It dawned on me quite unexpectedly.

I had resisted subscribing to a music service for years. My sons, both younger –bien sûr! – and far wiser – of course ! – than me, had prompted me to join the service.

It is almost free dad!

Instead of you shopping around to find the better deals, you simply search and ..voilà!

Instead of you buying litterally dozens upon dozens of CDs every year, you will get them all for 10 $ a month!

But then, money was never at the heart of the problem.

I can understand the younger generation, used to download everything for free, although illegally.

This is a sad reality of life. When you are young, you want everything but cannot afford it, whereas, as you get older, you have almost everything you desire already and extra money to spend on …nothing.

Well, I have always spent money on music. A little bit more now as I purchase deluxe editions and what have you.

I always cherished my purchases.

I still have this perception that owning the music will make you love it more. At least, you will try your heart out to love it once you have spent a few dollars on it. At least, that was the reason I listened over and over again to some LP in my youth (especially this damned live LP from Goddo…Goddo…. why did I even bother with this…arrrrgh… week now I know I do not like this one…yep, it was worth the 3.99$ I paid for it).

I know how much music I buy every month : let’s say 10 albums.

I know how much new music I crave every month. I usually download a few albums just for fun, say 10 more.

I also know I rarely listen to a CD less than five times once I purchased it. I always assume that music written and recorded has an intrinsic value if somebody took the trouble to put it down on a recording machine/computer etc.

I give it a chance. Or five.

At 10$ a month that would be a lot less than one dollar per recording downloaded.

Will I invest anytime listening five times a download to “love” it if I paid 25 cents for it ?

I doubt it.

Will I continue to buy albums I love ?

Will I love albums I listened to only a few times ?

Will I listen to them again ?

Going from POSSESS to ACCESS is quite a paradigm shift for a lot of people.

I used to buy lots of magazines. Single magazines or subscription. Some I read while patiently performing daily gastro-intestinal maintenance, having a stack of great reading right next to the device required for the maintenance. Some I read while eating breakfast.

Some I stopped reading because the publisher stopped printing them, “offering” the iPad version to their customers…For some reasons, I do not carry my iPad in the bathroom.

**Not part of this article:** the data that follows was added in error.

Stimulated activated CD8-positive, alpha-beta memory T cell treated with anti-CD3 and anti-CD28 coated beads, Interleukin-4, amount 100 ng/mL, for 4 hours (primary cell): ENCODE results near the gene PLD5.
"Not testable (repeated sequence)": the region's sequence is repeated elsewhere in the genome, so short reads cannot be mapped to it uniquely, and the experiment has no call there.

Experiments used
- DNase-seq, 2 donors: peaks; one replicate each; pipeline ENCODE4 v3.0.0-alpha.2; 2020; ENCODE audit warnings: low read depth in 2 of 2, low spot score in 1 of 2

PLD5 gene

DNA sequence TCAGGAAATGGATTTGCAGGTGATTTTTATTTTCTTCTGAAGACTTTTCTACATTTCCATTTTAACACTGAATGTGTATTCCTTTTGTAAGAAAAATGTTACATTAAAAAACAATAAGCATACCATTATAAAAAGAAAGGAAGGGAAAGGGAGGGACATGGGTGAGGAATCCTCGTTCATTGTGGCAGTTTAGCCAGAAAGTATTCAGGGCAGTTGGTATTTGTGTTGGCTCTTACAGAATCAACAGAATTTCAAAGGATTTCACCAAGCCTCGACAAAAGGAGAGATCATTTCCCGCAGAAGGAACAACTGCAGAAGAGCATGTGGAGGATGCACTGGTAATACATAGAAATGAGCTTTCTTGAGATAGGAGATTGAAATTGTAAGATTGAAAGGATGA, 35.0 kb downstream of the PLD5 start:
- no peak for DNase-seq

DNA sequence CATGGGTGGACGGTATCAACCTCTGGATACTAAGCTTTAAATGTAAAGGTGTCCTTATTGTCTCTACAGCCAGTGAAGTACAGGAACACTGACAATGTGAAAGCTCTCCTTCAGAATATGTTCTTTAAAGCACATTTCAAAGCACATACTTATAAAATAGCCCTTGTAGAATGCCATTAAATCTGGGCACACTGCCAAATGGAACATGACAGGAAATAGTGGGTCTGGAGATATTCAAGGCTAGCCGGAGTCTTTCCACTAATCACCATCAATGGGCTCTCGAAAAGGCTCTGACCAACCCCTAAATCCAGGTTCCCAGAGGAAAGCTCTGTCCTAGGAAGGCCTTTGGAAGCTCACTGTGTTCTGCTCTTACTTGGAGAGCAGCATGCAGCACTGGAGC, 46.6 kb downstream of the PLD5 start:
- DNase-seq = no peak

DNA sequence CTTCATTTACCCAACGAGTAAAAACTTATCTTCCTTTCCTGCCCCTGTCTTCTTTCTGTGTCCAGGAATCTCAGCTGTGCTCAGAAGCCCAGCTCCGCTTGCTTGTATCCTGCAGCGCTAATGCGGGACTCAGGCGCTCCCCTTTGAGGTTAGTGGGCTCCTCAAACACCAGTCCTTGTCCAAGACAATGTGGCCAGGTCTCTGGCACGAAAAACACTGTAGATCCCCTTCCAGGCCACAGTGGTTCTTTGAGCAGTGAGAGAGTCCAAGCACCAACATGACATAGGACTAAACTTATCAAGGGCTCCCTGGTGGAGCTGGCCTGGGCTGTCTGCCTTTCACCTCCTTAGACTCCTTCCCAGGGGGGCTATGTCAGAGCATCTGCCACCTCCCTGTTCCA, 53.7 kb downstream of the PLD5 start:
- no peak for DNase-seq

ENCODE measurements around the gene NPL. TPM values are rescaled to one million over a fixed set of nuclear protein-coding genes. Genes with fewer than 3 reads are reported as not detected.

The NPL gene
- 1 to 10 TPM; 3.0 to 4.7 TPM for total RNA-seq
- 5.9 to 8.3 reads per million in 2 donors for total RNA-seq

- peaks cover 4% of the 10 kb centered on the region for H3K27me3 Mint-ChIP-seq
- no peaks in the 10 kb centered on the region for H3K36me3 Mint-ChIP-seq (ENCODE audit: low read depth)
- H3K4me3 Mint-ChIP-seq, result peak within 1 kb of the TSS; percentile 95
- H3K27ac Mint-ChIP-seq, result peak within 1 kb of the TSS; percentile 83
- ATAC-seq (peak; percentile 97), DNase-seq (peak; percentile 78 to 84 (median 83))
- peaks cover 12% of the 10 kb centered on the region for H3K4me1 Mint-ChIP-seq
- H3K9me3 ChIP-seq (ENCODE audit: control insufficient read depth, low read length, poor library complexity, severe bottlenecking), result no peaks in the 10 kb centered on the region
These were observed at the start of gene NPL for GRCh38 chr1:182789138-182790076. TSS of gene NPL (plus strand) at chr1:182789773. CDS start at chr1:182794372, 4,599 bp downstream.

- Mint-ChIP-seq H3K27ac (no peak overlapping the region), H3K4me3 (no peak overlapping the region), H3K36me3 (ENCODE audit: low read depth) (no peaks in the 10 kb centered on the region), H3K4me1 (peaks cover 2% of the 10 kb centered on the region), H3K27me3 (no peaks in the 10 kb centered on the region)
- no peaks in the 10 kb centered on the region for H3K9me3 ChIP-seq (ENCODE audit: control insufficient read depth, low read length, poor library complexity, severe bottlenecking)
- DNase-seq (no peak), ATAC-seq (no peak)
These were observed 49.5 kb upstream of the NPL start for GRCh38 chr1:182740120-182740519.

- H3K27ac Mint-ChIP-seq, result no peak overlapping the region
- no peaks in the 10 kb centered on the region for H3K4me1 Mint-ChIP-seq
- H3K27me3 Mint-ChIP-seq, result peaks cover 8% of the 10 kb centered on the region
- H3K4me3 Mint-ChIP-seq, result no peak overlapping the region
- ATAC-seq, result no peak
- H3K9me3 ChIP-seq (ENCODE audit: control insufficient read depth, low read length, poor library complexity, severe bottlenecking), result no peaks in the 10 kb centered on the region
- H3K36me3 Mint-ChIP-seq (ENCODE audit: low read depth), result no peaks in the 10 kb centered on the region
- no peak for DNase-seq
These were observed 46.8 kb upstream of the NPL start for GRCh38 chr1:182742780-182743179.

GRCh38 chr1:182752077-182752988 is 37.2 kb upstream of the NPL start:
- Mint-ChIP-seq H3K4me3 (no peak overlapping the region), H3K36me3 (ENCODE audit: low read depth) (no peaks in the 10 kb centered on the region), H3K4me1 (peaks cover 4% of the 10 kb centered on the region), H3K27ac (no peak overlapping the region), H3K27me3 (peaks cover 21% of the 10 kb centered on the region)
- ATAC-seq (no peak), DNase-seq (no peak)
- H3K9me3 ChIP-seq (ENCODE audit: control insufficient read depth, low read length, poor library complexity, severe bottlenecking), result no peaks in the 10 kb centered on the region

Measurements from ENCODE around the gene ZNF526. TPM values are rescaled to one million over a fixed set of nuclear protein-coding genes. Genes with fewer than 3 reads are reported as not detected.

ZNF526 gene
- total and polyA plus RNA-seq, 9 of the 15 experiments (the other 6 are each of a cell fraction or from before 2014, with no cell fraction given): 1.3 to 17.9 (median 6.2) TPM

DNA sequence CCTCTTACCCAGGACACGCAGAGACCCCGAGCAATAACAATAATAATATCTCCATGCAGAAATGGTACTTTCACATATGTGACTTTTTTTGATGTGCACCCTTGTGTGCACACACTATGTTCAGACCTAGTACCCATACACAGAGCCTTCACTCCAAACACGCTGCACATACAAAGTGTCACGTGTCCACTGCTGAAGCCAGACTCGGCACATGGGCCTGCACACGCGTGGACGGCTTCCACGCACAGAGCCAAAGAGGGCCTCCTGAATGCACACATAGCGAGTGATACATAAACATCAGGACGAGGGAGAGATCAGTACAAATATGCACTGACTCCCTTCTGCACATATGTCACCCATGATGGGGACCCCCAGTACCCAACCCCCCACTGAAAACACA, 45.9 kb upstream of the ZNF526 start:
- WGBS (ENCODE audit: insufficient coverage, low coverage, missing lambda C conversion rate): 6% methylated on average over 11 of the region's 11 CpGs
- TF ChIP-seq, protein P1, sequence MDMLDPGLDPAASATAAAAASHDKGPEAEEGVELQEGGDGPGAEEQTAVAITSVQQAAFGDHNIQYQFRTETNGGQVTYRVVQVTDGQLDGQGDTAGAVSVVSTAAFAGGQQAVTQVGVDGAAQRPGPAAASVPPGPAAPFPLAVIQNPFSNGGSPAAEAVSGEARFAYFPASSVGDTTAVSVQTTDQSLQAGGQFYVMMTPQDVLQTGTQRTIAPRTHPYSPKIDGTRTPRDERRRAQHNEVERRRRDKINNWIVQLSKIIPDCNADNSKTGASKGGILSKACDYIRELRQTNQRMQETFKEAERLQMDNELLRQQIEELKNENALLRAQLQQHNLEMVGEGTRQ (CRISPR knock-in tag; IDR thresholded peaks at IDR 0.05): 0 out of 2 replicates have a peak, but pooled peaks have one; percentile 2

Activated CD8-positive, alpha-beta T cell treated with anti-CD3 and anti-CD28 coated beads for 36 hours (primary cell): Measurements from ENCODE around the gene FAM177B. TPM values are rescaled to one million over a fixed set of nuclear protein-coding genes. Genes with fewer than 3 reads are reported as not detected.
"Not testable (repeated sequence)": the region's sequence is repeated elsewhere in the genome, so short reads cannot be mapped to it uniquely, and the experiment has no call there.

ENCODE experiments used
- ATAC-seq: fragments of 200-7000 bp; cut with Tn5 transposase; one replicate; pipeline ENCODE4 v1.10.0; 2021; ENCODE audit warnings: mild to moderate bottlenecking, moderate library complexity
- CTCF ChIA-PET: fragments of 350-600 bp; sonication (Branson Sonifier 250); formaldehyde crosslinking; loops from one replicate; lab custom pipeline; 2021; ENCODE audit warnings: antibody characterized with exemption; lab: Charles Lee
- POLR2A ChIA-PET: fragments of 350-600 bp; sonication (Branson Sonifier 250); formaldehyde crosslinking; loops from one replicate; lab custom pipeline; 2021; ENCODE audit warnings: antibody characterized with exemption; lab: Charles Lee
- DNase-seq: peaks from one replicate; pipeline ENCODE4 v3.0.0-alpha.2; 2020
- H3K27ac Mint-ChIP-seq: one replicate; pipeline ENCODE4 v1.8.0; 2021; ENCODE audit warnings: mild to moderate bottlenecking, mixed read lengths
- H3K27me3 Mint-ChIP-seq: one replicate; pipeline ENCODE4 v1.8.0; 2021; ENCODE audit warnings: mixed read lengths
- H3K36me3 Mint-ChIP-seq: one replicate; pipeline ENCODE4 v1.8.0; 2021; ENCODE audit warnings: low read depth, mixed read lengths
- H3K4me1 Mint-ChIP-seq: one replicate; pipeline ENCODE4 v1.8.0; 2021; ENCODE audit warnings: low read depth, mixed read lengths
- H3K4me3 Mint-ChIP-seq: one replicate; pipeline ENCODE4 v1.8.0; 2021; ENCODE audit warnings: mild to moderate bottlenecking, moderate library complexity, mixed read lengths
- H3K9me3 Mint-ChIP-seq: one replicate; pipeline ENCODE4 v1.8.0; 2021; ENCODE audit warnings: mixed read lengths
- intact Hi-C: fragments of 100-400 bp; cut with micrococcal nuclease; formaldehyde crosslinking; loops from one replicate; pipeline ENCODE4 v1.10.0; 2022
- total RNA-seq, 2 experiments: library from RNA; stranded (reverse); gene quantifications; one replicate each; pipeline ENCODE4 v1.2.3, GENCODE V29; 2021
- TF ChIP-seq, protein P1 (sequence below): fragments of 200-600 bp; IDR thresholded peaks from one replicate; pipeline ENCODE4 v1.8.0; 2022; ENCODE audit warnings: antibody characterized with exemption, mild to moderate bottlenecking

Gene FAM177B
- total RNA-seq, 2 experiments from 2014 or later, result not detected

Most of the articles in these magazines are available online eventually. Heck, there is a lot more stuff online than what is available in print! Why do I even bother taking the time to register for a subscription ?

Because I need to take action.

Because the act of deciding, the act of commission to an annual subscription is very different than simply browsing superficially with a very limited commitment through a series online articles.

Because there is ..simply.. too..much..stuff on the Web.

Harold Jarche, one on my thought mentor, has designed what he calls PKM, Personal Knowledge Mastery, an essential skill of the XXIst century to seek, sense and share information.

An essential skill to sort throught the plethora of information available to anybody on the Web.

This will prevent unsuspecting net surfers and information cravers going from POSSESS to ACCESS to EXCESS.

But what about my music service ?

Music is the language of the soul.

My very personal soul is, I am convinced, quite unique. So is my soul’s language. Music talks to me like it talks to no one else.

I can share my musical treasures and my wide array of different musical horizons but ultimately I, and only I listen to music. This is especially true with earphone today. Loud-speakers are great to share music. God knows my neighbours got a taste of Iron Maiden early in the 80s!

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I am then quite alone with my music service and full access to 30 millions songs.

I was recently reading a book on the history of black metal. Each band they discussed was also on my music service…wow… every chapter was accompanied by the music of the band that was covered in it! Wow!

I could experiment the history, 15 minutes at a time.

Had I purchase everything, I would have had to wait a week to receive the CD after reading about it. Oh, yes, I would also have to pay for all this.

Now… instant gratification!

Or mortification in several cases as some black metal “artists” are pretty crappy.

There you have it.


From access to excess

I did not purchase any of this. (ok,ok, I already had some of it).

And I will NOT purchase most of it.

I will not ever again listen to this.

But…maybe I should… ah, no.

Will I miss something out of NOT investing more than 5 minutes in any of those bands ? Sure.

I noticed that all the music I listened to up to 2005 approximately is ingrained in my mind. Twenty years down the road, I can still remember most of it upon the first few notes.

Since 2005, maybe due to the increased amount of new music, I do not listen as frequently to my “favorite” albums. Oh, the old favorites are still there, but very few new “favorites” are integrated in my “favorite” playlist.

I still think there is merit in possessing music.

I definitively think there is merit in accessing all this music.

I am also pretty positive hat the human brain will eventually find a way to adapt to this infobesity, be it information or music.

But I am not there yet.


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